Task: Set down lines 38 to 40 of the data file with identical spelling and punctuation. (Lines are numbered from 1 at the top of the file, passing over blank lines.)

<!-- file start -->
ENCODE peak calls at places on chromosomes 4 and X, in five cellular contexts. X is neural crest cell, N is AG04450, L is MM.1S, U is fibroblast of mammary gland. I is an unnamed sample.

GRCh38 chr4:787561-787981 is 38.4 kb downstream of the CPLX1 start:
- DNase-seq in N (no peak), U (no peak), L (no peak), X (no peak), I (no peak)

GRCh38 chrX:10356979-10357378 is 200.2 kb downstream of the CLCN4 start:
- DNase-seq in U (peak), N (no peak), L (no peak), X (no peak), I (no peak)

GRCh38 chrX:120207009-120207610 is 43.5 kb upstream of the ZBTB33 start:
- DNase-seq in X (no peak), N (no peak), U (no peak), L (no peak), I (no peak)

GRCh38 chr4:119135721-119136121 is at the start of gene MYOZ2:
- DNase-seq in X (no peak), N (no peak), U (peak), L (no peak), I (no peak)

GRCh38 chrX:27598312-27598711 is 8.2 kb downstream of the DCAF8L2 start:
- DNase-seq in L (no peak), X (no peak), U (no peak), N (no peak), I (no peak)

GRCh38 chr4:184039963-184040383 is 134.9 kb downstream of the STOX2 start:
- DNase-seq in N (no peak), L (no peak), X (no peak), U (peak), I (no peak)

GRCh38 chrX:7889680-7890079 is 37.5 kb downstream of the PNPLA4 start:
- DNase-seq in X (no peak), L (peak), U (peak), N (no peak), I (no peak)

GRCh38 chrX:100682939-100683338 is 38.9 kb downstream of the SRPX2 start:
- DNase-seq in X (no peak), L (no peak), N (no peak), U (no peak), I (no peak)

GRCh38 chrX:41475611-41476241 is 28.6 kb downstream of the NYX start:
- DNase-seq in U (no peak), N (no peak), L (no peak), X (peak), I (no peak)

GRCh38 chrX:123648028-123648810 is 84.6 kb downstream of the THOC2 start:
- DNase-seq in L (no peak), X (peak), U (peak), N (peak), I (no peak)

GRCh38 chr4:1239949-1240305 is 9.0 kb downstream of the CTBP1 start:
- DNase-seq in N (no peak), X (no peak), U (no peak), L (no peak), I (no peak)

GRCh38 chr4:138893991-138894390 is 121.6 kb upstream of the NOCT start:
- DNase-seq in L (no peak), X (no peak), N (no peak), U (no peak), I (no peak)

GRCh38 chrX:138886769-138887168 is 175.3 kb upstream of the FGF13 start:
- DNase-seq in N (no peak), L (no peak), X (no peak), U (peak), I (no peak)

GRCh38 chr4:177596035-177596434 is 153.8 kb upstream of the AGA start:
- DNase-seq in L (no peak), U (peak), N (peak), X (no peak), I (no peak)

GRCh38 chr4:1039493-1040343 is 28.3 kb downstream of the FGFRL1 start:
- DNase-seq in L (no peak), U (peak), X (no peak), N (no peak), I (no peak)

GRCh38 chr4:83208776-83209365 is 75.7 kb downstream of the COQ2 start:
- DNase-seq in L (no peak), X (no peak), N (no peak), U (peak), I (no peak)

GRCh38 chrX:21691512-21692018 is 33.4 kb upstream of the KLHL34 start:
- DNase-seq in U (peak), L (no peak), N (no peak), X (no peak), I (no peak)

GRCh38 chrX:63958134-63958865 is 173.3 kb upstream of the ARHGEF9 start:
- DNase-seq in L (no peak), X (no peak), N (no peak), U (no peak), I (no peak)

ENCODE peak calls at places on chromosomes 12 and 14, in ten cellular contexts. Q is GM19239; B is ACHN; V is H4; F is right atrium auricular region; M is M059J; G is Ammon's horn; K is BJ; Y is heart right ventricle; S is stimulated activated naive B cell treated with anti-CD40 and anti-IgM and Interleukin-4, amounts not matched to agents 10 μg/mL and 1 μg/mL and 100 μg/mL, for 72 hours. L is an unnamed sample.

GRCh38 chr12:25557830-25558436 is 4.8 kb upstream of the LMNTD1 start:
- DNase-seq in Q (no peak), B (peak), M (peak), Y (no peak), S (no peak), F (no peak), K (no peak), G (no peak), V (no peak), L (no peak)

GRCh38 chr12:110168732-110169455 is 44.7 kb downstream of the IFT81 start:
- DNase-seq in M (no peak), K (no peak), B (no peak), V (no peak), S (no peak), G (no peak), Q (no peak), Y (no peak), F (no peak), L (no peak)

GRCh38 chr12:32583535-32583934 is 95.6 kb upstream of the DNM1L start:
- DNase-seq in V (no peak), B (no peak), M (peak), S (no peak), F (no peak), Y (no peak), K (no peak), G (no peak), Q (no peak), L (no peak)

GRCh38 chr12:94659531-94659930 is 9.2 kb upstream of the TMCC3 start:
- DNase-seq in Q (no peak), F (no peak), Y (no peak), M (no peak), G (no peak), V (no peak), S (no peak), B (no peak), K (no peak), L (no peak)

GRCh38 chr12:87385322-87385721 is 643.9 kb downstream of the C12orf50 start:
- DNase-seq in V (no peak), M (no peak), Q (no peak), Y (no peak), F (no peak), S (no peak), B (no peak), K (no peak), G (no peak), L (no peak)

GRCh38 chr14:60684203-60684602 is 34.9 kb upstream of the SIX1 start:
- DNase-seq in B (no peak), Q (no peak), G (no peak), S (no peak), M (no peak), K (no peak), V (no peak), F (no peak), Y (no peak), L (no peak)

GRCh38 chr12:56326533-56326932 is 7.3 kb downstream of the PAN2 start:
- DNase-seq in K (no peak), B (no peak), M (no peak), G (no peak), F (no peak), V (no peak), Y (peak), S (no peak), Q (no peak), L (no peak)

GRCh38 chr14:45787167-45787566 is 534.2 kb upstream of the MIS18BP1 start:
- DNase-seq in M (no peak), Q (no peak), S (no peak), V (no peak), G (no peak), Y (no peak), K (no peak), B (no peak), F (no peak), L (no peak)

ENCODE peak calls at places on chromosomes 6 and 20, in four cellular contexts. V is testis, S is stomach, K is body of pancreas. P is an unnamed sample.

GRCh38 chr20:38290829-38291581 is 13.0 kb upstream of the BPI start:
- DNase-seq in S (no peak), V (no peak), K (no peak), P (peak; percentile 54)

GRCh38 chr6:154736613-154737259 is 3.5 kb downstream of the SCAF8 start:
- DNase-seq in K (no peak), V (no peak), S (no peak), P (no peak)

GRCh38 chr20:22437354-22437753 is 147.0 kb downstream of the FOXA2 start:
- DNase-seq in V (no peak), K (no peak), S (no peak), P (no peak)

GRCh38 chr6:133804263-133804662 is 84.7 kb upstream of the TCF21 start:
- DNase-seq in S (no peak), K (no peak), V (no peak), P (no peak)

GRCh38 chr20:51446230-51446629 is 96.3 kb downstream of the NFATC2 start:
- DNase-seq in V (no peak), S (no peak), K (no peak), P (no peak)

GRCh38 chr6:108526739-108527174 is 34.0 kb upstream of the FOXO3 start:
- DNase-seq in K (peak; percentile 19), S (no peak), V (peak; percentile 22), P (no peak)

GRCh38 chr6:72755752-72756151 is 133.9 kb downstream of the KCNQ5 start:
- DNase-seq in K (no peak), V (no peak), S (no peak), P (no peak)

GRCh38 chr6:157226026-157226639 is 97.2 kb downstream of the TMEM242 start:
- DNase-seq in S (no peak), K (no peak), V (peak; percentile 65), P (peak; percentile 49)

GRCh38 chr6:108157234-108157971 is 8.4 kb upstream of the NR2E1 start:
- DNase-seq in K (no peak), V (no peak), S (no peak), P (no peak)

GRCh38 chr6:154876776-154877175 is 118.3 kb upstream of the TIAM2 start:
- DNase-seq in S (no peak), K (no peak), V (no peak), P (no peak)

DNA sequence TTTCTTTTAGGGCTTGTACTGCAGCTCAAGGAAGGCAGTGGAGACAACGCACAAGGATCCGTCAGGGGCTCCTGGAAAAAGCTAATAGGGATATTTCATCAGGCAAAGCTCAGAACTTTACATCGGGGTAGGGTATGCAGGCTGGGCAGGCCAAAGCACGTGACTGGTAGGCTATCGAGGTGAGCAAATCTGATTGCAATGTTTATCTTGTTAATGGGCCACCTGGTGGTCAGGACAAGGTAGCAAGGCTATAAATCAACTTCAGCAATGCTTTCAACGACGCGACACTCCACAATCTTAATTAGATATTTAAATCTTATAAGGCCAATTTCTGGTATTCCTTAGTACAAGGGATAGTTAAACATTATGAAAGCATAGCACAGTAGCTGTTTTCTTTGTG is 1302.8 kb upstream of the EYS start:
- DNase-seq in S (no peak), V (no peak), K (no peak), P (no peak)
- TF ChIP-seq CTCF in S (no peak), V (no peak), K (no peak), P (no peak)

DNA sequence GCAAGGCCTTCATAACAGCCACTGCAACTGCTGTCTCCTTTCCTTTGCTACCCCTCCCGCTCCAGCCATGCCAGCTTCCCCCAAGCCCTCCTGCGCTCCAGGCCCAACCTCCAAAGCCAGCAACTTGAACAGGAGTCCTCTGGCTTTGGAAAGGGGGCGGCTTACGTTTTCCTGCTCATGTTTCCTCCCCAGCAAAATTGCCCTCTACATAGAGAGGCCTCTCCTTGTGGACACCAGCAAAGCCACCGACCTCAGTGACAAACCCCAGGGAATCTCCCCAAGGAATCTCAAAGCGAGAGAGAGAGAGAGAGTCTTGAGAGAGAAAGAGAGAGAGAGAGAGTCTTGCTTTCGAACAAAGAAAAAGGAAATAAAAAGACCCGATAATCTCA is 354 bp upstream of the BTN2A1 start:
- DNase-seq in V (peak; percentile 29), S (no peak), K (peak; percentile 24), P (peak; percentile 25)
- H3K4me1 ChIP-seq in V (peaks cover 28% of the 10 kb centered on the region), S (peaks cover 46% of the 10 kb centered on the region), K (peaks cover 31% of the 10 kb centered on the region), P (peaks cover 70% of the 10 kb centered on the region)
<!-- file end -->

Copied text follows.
ENCODE peak calls at places on chromosomes 12 and 14, in ten cellular contexts. Q is GM19239; B is ACHN; V is H4; F is right atrium auricular region; M is M059J; G is Ammon's horn; K is BJ; Y is heart right ventricle; S is stimulated activated naive B cell treated with anti-CD40 and anti-IgM and Interleukin-4, amounts not matched to agents 10 μg/mL and 1 μg/mL and 100 μg/mL, for 72 hours. L is an unnamed sample.

GRCh38 chr12:25557830-25558436 is 4.8 kb upstream of the LMNTD1 start:
- DNase-seq in Q (no peak), B (peak), M (peak), Y (no peak), S (no peak), F (no peak), K (no peak), G (no peak), V (no peak), L (no peak)